OSHA Hazard Communication Standard • For laboratories and where chemicals are only handled in sealed containers: • Keep labels on containers as they are received • Maintain material safety data sheets that are received, and give employees access to them • Provide information and training for employees • There is no need for a written hazard communication programs or lists of chemicals
OSHA Hazard Communication Standard • Under the hazard communication standard, employers are responsible for 5 items: • Preparing an inventory of hazardous chemicals • Preparing and implementing a written program • Ensuring that all in-plant containers are properly labeled • Ensuring that MSDSs are obtained for all hazardous chemical • Training employees
1. Identifying hazardous chemicals • A list (inventory) of hazardous chemicals in the workplace is required • Everything listed needs an MSDS • Survey the workplace, check purchasing records • Establish procedures to ensure that MSDSs are received • Includes chemicals in all physical forms if there is potential exposure • Exceptions for consumer items, cosmetics, drugs, food
2. (Written) Hazard Communication Program • All workplaces where employees are exposed to hazardous chemicals must have a written plan which describes how the standard will be implemented. • Sample plans are available from trade groups, OSHA, Internet, etc. • Written plan must include requirements for: • Labels and other forms of warning • Material safety data sheets • Employee information and training
3. Labels • In-plant containers of hazardous chemicals must be labeled, tagged, or marked: • Identity for the material • Appropriate hazard warnings • Labels are required when materials are transferred into other containers, • Exemption for portable containers • Filled from labeled container by employee • Used within one shift by that employee
Distributors must provide MSDSs to customers Employers must have MSDS for each hazardous chemical MSDS must be readily accessible to employees in their work areas during their workshifts Often MSDS binder in a central location (e.g., in the pick-up truck on a construction site). Computerized information with access through terminals is acceptable Employees must have access to the MSDSs themselves 4. Material Safety Data Sheets (MSDS)
5. Employee information and training • Each employee who may be "exposed" to hazardous chemicals must be provided information and training • Prior to initial assignment to work with a hazardous chemical • Whenever the hazard changes • "Exposure" means "an employee is subjected to a hazardous chemical in the course of employment through any route of entry (inhalation, ingestion, skin contact or absorption, etc.) and includes potential (e.g., accidental or possible) exposure."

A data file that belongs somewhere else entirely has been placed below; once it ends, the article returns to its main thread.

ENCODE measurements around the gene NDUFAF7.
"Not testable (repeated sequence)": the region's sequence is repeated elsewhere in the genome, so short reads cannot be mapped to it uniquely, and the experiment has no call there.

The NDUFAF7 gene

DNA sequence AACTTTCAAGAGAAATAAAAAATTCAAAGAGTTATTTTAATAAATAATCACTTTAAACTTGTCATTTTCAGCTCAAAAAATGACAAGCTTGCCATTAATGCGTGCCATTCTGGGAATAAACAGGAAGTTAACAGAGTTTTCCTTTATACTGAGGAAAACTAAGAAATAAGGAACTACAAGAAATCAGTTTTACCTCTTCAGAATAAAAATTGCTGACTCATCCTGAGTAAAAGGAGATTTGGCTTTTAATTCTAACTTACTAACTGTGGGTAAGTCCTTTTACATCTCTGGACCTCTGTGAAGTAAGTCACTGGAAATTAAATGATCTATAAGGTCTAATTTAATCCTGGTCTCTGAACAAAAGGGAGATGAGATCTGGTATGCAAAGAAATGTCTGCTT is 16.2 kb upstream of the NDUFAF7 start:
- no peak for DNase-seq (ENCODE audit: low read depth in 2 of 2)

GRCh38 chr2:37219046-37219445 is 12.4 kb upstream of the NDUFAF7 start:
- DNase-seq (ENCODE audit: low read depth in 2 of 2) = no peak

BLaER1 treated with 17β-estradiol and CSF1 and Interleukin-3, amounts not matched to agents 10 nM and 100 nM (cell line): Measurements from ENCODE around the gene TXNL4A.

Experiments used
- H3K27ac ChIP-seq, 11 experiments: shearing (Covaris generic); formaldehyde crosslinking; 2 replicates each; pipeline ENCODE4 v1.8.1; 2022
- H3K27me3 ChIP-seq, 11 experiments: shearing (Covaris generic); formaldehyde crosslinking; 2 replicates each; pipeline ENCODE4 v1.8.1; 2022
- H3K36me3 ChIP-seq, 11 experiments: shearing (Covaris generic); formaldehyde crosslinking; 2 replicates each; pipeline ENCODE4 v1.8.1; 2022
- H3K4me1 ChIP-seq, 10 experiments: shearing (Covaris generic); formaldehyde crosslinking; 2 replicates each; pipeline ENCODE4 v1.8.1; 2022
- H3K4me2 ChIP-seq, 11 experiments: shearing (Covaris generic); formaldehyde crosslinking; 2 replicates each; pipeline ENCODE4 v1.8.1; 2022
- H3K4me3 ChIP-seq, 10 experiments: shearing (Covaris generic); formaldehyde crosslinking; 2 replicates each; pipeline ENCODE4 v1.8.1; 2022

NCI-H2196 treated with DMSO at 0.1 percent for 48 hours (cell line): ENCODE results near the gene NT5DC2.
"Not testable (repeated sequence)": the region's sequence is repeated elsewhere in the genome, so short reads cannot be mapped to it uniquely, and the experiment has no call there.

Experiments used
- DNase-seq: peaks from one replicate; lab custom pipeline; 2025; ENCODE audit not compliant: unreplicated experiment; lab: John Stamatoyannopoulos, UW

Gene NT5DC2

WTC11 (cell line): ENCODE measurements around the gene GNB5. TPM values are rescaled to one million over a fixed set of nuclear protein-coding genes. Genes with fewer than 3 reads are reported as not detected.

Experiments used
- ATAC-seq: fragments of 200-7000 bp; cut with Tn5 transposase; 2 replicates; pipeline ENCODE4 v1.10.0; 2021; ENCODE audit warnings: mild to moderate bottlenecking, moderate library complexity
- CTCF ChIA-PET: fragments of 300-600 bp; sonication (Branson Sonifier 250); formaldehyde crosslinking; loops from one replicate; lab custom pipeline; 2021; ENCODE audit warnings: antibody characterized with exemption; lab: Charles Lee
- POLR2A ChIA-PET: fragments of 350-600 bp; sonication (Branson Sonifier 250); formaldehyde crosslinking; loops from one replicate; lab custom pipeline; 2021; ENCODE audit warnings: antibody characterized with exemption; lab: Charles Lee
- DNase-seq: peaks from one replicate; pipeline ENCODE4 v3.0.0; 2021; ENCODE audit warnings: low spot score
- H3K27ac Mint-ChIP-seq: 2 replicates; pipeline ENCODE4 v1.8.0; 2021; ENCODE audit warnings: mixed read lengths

5. Employee information and training • Written HCS programs should include: • Designation of person(s) responsible for conducting training • Format of the program to be used (audiovisuals, classroom instruction, etc.) • Elements of the training program (should be consistent with the elements in paragraph (h) of the HCS) • Procedure to train new employees at the time of their initial assignment to work with a hazardous chemical, and to train employees when a new hazard is introduced into the workplace.
OSHA enforcement • OSHA compliance officers enforce the HSC standard • Review written HSC program • Responsible persons • Required elements • Look at labels, MSDSs, etc. • Interview employees • Training • Hazards • MSDS
HCS Criticism • Difficult for employers to comply • Detailed, lots of work • The many available third-party computer programs and MSDS providers exemplify the trouble employers have with this standard • Easy for OSHA to find violations • HCS could be more effective • Confusing, hard to read, inaccurate MSDSs • Inconsistent labeling • Etc.
OSHA changes in hazard communication http://www.osha.gov/SLTC/hazardcommunications/index.html Advanced Notice of Proposed Rulemaking, ANPR, 09/12/2006 OSHA adopting voluntary international system Globally Harmonized System of Classification and Labeling of Chemicals (GHS) International goal to implement the GHS by 2008 Every country would use the GHS GHS applies throughout product life cycle Future of OSHA HCS
OSHA changes in hazard communication (cont) GHS features ANSI Z-400 compatible MSDS Labels with pictograms Future of OSHA HCS
Future of OSHA HCS • OSHA changes in hazard communication (cont.) • OSHA compliance directive emphasizes MSDS accuracy (1998) • CSHOs will screen MSDSs during inspections • Employers will not be responsible for inaccurate MSDSs the accepted in good faith • Manufacturers required to correct deficiencies • http://www.osha.gov/pls/oshaweb/owadisp.show_document?p_table=DIRECTIVES&p_id=1551